In a 1976 publication, however, Eccles reinterpreted the principle in a subtly different way:

"I proposed that Dale’s Principle be defined as stating that at all the axonal branches of a neurone, there was liberation of the same transmitter substance or substances."[9]

The addition of "or substances" is critical. With this change, the principle allows for the possibility of neurons releasing more than one transmitter, and only asserts that the same set are released at all synapses. In this form, it continues to be an important rule of thumb, with only a few known exceptions.,[10] including David Sulzer and Stephen Rayport's finding that dopamine neurons also release glutamate as a neurotransmitter, but at separate release sites.[11] In modern neuroscience, neurons are often classified by their neurotransmitter and most important cotransmitter, for example striatal GABA neurons utilize either opioid peptides or substance P as the primary cotransmitter.

Neurons in a class without a subpopulation of inhibitory interneurons can release at least two neurotransmitters at the same time, the other being a cotransmitter, in order to provide the stabilizing negative feedback required for meaningful encoding.[12] Examples include:


  1. ^ Eccles, JC; Fatt P, Koketsu K (1954). "Cholinergic and inhibitory synapses in a pathway from motor-axon collaterals to motoneurones.". J Physiol (Lond) 126: 524–62. 
  2. ^ Strata, P; Harvey R (1999). "Dale's principle.". Brain Res Bull 50 (5–6): 349–50. doi:10.1016/S0361-9230(99)00100-8. PMID 10643431. 
  3. ^ a b c Dale, HH (1934). "Pharmacology and Nerve-endings (Walter Ernest Dixon Memorial Lecture): (Section of Therapeutics and Pharmacology)". Proc Roy Soc Med 28 (3): 319–30. PMC 2205701. PMID 19990108. http://www.pubmedcentral.nih.gov/articlerender.fcgi?tool=pmcentrez&artid=2205701. 
  4. ^ The name "adrenaline" is used because this is a historical account. This chemical is now officially called epinephrine
  5. ^ Shepherd, GM (1988). Neurobiology. Oxford University Press. pp. 163. ISBN 9780195051711.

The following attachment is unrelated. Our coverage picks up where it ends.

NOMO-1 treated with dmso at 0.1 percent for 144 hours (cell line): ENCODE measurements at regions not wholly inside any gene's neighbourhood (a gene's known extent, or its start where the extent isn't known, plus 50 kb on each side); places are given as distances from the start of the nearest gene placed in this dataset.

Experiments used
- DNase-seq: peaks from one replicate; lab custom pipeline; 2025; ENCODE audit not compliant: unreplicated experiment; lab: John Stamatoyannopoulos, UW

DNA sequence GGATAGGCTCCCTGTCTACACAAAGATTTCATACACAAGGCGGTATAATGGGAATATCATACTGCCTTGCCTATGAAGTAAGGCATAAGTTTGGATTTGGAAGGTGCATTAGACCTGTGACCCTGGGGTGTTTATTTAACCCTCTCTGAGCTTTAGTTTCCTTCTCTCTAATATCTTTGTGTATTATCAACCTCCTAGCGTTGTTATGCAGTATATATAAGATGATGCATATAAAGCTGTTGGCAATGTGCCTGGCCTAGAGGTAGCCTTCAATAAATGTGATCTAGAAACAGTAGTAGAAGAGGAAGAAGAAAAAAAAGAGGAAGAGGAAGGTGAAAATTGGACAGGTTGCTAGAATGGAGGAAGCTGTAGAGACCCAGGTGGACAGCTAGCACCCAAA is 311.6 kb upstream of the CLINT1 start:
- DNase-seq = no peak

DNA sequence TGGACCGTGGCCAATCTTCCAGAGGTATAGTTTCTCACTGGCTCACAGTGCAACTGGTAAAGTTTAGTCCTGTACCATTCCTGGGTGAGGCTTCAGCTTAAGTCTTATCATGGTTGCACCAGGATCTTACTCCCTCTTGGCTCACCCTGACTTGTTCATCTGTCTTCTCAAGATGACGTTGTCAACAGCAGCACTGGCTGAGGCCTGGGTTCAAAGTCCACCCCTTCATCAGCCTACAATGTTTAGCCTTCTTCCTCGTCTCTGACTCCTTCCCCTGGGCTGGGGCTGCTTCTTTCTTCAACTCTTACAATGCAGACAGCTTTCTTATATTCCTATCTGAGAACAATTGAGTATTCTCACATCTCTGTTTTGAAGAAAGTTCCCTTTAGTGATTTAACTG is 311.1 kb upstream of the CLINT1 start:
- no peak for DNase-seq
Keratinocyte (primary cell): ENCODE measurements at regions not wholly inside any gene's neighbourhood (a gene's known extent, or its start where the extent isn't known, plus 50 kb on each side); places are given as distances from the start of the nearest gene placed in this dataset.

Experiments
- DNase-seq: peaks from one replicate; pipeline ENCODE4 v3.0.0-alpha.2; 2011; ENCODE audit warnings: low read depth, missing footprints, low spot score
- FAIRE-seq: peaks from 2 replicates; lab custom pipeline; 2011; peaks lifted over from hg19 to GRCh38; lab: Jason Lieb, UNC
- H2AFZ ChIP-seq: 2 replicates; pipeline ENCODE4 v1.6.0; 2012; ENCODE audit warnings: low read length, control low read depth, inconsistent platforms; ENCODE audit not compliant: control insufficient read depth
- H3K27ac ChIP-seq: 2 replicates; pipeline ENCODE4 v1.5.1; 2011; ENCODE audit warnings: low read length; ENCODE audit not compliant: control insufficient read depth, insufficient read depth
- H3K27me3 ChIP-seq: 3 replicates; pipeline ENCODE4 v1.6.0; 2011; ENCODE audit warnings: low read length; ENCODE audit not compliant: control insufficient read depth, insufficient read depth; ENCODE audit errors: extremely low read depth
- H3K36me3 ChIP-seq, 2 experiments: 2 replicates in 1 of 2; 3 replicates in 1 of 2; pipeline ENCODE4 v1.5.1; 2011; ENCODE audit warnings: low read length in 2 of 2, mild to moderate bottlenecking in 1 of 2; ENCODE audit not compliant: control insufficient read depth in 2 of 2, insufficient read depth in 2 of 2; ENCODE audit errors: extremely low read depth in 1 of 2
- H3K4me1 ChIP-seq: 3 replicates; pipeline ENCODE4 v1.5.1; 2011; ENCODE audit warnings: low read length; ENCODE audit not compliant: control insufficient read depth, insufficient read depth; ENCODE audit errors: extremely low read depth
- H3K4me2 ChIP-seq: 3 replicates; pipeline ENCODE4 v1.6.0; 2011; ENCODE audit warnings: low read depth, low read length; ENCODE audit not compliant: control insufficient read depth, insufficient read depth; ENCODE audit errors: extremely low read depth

6. ^ Nicoll, RA; Malenka RC (1998). "A tale of two transmitters". Science 281 (5375): 360–1. doi:10.1126/science.281.5375.360. PMID 9705712. 
  7. ^ Burnstock, G (2004). "Cotransmission". Curr Op Pharmacol 4 (1): 47–52. doi:10.1016/j.coph.2003.08.001. PMID 15018838. 
  8. ^ Trudeau, LE; Gutiérrez R (June 2007). "On cotransmission & neurotransmitter phenotype plasticity". Mol Interven 7 (3): 138–46. doi:10.1124/mi.7.3.5. PMID 17609520. http://molinterv.aspetjournals.org/cgi/pmidlookup?view=long&pmid=17609520. 
  9. ^ Eccles, JC (1976). "From electrical to chemical transmission in the central nervous system". R Soc London Notes and Records (Lond) 30 (2): 219–30. doi:10.1098/rsnr.1976.0015. 
  10. ^ Sossin, WS; Sweet-Cordero A, Scheller RH (1990). "Dale's hypothesis revisited: different neuropeptides derived from a common prohormone are targeted to different processes". Proc. Natl. Acad. Sci. U.S.A. 87 (12): 4845–8. doi:10.1073/pnas.87.12.4845. PMC 54215. PMID 2352952. http://www.pnas.org/content/87/12/4845. 
  11. ^ Sulzer, D; Rayport S (2000). "Dale's principle and glutamate corelease from ventral midbrain dopamine neurons". Amino Acids 19 (1): 45–52. doi:10.1007/s007260070032. PMID 11026472. http://www.springerlink.com/content/yeubwa9u577w77am/. 
  12. ^ Inhibitory cotransmission or after-hyperpolarizing potentials can regulate firing in recurrent networks with excitatory metabotropic transmission